- The Washington Times - Wednesday, October 4, 2000

What do Sens. Ted Kennedy, Joe Biden and Joe Lieberman know about Al Gore that the American public does not? On Feb. 12, 1999, each of these men, and every other Democrat in the Senate, voted to keep Mr. Gore from the presidency of the United States. On that day the Senate ruled on the two impeachment counts before it: obstruction of justice, and perjury. Every single Democrat in the Senate voted against conviction on both counts. One after another these solons unburdened themselves of the opinion that the accusations and evidence did not rise to the level of impeachable offenses.
Had 17 Democrats joined the 50 Republicans who voted to impeach Bill Clinton, Mr. Gore would be president of the United States today. Some may say, and a few might believe, that each Democratic senator voted his conscience. Nonetheless, if even an ounce of political calculation went into that vote, every single Democratic senator, and almost every House Democrat as well, believed that their party and their country was better off with a wounded, disgraced and corrupt Bill Clinton at the helm, than with Mr. Gore.
The Constitution permits a person who has served less than two years of another's term to serve two terms of his own. Mr. Gore would not have been denied two full terms. Any vote after Jan. 21, 1999, ensured that he could have a chance to be the longest serving president save only Franklin Roosevelt. The Democrats could have had Mr. Gore for a possible 10 years but chose Mr. Clinton for eight.
It takes little imagination to see the advantage such a vote would have had for the Democrats. Mr. Gore would be an incumbent president. The country, exhausted by scandal and impeachment would be in a forgiving mood and have little sympathy for fund raising or other scandals Republicans might air. President Gore would by now have been able to allay the fears of his extremism on environmental matters, and to truly become his own man. The American electorate would be chary of trying three different presidents in less than two years. The theme of character and corruption which has kept Gov. George W. Bush in contention even in economic good times, would have no purchase as the country rallied around Mr. Gore.
Unlike President Ford it is unlikely that Mr. Gore would need to pardon, or would suffer from pardoning, a chastened Mr. Clinton. Not only does it appear the independent counsel will not prosecute Mr. Clinton, it is unlikely any possible jury would convict. Instead, William Jefferson Clinton, sanctioned by a federal judge, will likely soon be disbarred for substantially the same actions the Senate found not impeachable. This leads to the awkward conclusion Mr. Clinton is fit to be president but not a lawyer. If Mr. Gore chose to pardon Mr. Clinton he would have a plausible argument, used even now by Clinton supporters, that he had suffered enough for his transgressions. President Gore, as the incumbent, could take some credit for the continuing prosperity. He would be seen on trips abroad and gain stature far above what he now commands. The election would have been sewn up by Labor Day.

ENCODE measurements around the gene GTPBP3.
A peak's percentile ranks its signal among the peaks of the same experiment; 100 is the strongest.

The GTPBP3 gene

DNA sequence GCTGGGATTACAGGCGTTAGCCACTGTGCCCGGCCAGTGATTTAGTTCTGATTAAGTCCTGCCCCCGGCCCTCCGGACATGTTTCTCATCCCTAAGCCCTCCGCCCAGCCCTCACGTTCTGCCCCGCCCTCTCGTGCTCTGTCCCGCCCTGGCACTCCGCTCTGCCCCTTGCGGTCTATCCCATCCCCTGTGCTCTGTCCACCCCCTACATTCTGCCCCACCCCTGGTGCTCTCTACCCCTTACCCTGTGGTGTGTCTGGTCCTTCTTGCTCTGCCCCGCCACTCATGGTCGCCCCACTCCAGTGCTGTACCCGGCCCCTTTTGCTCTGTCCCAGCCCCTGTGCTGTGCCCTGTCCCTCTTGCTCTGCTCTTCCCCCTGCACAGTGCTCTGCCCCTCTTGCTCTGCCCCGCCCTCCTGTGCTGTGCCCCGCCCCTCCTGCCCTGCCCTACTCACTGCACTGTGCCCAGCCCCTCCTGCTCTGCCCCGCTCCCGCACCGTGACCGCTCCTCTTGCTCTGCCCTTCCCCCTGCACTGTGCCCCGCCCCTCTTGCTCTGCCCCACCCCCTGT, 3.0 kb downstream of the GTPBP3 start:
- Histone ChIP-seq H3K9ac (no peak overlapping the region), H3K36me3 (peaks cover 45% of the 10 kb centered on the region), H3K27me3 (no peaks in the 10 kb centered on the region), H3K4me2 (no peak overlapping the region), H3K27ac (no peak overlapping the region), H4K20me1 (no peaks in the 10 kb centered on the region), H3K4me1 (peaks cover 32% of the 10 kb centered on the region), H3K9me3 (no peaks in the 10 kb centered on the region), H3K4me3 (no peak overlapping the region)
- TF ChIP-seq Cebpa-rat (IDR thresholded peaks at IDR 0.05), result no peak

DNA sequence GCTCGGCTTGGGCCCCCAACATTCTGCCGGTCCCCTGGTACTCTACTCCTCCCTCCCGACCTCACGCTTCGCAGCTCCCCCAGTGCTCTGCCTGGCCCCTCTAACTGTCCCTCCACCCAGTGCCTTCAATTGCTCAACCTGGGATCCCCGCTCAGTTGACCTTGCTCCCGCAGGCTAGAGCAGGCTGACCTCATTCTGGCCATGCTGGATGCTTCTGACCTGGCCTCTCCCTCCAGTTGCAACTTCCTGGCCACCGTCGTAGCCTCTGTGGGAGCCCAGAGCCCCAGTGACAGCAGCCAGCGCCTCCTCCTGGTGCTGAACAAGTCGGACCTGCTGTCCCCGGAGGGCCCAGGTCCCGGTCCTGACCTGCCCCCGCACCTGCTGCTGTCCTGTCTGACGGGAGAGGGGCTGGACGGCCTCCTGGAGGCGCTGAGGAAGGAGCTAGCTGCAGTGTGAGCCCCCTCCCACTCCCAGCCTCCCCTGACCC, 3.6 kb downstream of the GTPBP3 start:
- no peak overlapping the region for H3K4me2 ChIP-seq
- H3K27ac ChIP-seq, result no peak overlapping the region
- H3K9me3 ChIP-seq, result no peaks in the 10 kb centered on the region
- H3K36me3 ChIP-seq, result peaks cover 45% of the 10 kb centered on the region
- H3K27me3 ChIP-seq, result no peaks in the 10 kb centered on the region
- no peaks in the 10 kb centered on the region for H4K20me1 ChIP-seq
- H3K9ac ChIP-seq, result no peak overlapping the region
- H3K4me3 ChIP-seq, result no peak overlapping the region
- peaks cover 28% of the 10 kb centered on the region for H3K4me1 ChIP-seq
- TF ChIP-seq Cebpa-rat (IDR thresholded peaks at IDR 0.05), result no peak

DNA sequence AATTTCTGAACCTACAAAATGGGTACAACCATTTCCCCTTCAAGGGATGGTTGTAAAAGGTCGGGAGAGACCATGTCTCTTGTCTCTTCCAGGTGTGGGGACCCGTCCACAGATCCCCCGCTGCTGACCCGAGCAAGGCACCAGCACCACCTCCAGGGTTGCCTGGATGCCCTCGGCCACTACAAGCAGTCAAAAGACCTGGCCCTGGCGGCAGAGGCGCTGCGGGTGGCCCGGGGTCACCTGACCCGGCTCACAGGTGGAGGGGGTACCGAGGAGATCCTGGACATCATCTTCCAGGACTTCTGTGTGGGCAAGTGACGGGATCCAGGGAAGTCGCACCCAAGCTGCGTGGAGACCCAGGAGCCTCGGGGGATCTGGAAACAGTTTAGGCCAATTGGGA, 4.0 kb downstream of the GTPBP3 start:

The presidency secure, the Democrats could turn with a will to retaking the House and Senate. President Gore could use his presence to strengthen the ticket in swing districts and raise money for the whole party. An added benefit would be that Hillary Clinton would be unlikely, as the wife of an impeached president, to run for Senate in New York. Money now being siphoned from Hollywood and New York for that race could be raised and targeted to close races throughout the country.
In short, a Democratic tsunami would be sweeping the nation, rather than the current razor thin presidential and congressional races. It does not take as Machiavellian a mind as Dick Morris' to figure out that running in 2000 with a clean, incumbent in good times would be better than running with Mr. Clinton, yet every Democrat eschewed this route. The question remains why?
Sen. Daniel Patrick Moynihan gave the game away during the primaries in supporting Bill Bradley for the simple reason that "Gore is unelectable." The Democratic Party has become addicted to Mr. Clinton and Clintonism. His premature loss filled them with dread. Indeed, the prospect of a Gore presidency created odd reactions on the left. It has nurtured the Nader boomlet, which threatens the Democrats in such states as Washington, Oregon, Michigan and New Mexico. Mr. Clinton, far more conservative, suffered no such defections. Mr. Gore's Senate colleagues' estimation of him is telling. Despite serving there for years he appears to have no close friends in the body. Some senators defend him on television, but more striking is the coolness of the entire Democratic contingent of the Senate to Mr. Gore. Former Sen. Bradley ran against him. Mr. Bradley drew his greatest political support from other senators.
What might these senators know that the American people do not? In the Senate personality matters. A far left liberal like Mr. Kennedy can reach across the aisle to a Republican like Orrin Hatch, on health care. A near socialist like Paul Wellstone can work with the left's version of Darth Vader, Jesse Helms, on human rights in China. But Mr. Gore's entire career is soaked in partisanship. He seems unwilling or unable, not only to reach across the aisle but even to work as equals with his fellow Democrats.
Perhaps the Democrats felt they were saving the country from a worse fate than having a perjurer in the White House. Now the American people have to decide. Each senator, including Joe Lieberman, must explain why he voted against Mr. Gore for president in February of 1999, but expects the voters to support him now.

John Julian Vecchione is an attorney at Ludwig & Robinson

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